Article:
Assistant professor in nutrigenetics at the University of Reading, Dr Vimal Karani believes the sheer number of research articles describing chronic disease outcomes could make the assessment of a study’s conclusions much more difficult.
Speaking at FoodVision in Cannes this month, Karani emphasised that locating a true positive finding amongst the research would be an achievement considering the number of genes that were being analysed.
“For a disease such as obesity that is multifactorial, you need to know what genes are contributing to this condition,” he explained.
“You need to start analysing a panel of genes rather than looking at one or two genes.”
Karani also added that lifestyle factors must be taken into consideration too - whether it was physical activity, dietary intake or smoking -in terms of a nutrigenetics and nutrigenomics approach.
The ‘nutri’ approach
Nutrigenetics and nutrigenomics hold much promise for providing better nutritional advice to genetic subgroups, individuals and the consumer.
As relatively new disciplines, it is difficult to appreciate their relevance and role in personalised nutrition – a concept that the food industry believes can deliver optimal health, delay the onset of disease and diminish its severity.
With food manufacturers such as Nestlé already taking an interest in this nutritional approach, there is opportunity to satisfy public interest that has placed energy levels, sleep quality, mental health and physical fitness as top priority.
Founded in 2011, Nestlé Health Science looks at nutritional therapy as a way to manage health for consumers, patients and its partners in healthcare.
Its Iron Man programme is a coffee-machine style piece of equipment that analyses what is missing in a consumer’s diet and then tailors a product to help make up the difference.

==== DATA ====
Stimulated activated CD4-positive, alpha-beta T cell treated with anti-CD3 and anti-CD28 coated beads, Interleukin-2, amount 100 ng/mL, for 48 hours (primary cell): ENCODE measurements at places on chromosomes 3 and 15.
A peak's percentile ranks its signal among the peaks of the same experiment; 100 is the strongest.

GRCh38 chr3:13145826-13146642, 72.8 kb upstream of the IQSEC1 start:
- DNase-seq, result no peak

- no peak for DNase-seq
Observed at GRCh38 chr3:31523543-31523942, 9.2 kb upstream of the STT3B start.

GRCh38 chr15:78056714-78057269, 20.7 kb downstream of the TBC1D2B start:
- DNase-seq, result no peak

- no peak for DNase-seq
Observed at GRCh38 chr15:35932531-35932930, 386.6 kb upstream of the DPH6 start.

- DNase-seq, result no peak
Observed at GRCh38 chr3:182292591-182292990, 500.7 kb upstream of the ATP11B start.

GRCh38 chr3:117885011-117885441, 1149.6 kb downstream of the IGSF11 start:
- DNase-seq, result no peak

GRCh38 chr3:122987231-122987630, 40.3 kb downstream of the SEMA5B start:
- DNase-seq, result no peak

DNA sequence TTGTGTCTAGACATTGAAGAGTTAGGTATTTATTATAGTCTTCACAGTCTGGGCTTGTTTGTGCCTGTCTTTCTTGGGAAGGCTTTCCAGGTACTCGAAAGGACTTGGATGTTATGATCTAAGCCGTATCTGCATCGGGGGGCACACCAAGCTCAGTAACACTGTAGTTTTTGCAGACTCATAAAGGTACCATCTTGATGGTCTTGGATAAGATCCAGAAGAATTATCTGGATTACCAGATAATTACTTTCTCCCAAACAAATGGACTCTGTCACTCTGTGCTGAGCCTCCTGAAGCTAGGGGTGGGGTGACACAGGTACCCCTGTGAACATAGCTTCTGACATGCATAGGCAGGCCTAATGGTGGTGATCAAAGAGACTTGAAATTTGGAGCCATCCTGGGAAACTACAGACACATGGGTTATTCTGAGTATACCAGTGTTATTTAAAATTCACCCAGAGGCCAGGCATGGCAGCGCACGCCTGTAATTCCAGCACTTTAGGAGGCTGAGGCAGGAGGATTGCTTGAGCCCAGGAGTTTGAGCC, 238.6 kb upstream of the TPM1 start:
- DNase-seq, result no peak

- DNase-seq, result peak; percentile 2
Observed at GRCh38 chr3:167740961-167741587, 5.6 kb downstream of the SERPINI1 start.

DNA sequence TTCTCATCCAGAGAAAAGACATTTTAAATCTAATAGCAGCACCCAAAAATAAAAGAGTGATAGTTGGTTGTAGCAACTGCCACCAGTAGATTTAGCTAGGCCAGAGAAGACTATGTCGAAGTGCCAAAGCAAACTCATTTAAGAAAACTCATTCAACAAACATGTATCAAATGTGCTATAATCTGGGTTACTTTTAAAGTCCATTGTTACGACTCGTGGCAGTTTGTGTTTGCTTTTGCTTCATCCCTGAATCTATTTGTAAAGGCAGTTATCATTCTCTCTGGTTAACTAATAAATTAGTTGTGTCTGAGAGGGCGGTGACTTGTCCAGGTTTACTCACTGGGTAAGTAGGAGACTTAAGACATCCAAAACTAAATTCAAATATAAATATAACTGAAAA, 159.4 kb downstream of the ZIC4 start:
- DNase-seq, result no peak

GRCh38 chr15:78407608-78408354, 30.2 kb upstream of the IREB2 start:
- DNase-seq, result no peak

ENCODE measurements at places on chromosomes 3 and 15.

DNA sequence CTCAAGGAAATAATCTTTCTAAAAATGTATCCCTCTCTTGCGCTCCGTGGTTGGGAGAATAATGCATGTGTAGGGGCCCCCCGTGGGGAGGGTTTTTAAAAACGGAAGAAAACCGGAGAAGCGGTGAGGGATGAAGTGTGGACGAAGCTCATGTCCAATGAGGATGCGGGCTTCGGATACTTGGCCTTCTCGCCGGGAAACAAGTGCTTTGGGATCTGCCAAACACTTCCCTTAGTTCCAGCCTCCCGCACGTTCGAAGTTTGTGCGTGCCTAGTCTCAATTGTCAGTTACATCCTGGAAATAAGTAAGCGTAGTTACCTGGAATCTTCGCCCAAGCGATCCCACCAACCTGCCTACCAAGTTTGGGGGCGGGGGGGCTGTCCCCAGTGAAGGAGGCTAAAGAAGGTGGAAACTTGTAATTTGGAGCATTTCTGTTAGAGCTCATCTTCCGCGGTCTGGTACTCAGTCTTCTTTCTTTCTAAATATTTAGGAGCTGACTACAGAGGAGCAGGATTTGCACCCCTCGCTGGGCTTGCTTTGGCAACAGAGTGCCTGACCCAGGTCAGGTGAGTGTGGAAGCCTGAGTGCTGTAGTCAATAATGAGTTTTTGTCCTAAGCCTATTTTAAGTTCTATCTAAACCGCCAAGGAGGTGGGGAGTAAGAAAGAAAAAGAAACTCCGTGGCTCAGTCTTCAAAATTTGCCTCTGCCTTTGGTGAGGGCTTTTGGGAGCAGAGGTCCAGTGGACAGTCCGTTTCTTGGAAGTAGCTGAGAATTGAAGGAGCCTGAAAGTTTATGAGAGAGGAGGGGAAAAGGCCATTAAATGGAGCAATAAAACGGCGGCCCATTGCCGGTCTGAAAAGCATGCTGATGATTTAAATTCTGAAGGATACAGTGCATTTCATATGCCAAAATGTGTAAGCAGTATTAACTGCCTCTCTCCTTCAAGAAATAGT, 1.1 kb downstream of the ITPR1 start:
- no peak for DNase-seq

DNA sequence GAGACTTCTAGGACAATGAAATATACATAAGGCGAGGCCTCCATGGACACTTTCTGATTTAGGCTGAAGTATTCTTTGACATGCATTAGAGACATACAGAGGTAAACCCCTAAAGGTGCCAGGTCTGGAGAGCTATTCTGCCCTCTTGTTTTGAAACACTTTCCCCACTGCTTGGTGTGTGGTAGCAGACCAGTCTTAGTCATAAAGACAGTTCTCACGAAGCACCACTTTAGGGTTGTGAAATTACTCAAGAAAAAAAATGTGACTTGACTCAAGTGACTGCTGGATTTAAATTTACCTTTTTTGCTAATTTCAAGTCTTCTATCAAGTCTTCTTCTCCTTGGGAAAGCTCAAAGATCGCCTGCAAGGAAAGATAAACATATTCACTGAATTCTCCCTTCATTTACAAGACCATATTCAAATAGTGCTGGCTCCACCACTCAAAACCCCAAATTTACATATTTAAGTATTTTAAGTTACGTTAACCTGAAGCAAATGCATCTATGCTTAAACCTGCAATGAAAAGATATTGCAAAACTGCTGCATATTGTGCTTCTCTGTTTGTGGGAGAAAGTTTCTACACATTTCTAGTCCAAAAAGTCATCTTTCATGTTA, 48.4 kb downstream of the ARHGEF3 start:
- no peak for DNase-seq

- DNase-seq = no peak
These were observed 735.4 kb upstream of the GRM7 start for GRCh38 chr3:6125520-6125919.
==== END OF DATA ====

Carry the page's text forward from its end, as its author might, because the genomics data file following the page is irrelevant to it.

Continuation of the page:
“As part of personalised nutrition, the findings from nutrigenetics and genomics will determine which genes and what dietary factors are interacting and contributing to the disease development,” Karani said.
Nutrigenetics - the area of science that looks into the effect of heredity on diet and nutrition.
Nutrigenomics - The study of an individual's genetic makeup, how it interacts with diet and how this interaction affects a person's health.
Personalised nutrition - The process of translating knowledge garnered from nutrigenetics and nutrigenomics to formulate a tailored dietary regimen that best suits an individual's genetic makeup.
Karani outlined several challenges involved if personalised nutrition was ever going to go mainstream.
A multi-disciplinary approach that required a deep understanding of nutrition, genetics, biochemistry and ever new ‘omic’ technologies, would be needed to integrate the data generated from nutrigenetics and nutrigenomics research.
“There is also a new and upcoming field of research into the gut microbiome, where the diet interacts with the genome, gene expression and the microbiota.”
“Information from all this research has to be integrated and interpreted in terms of implementing personalised nutrition.”
The DNA sequence variants were also mentioned by Karani as a significant challenge. With 3 million genetic variations in human DNA, future research would need to take into account these polymorphisms.
The task is made all the more tricky as it is currently unknown which genes cause obesity. “We have nearly 800 genes that we think play a role in obesity and 800 - 900 genes for type 2 diabetes.”
“Until we know for sure which genes are contributing to these metabolic diseases, we are not in a position to implement personalised nutrition."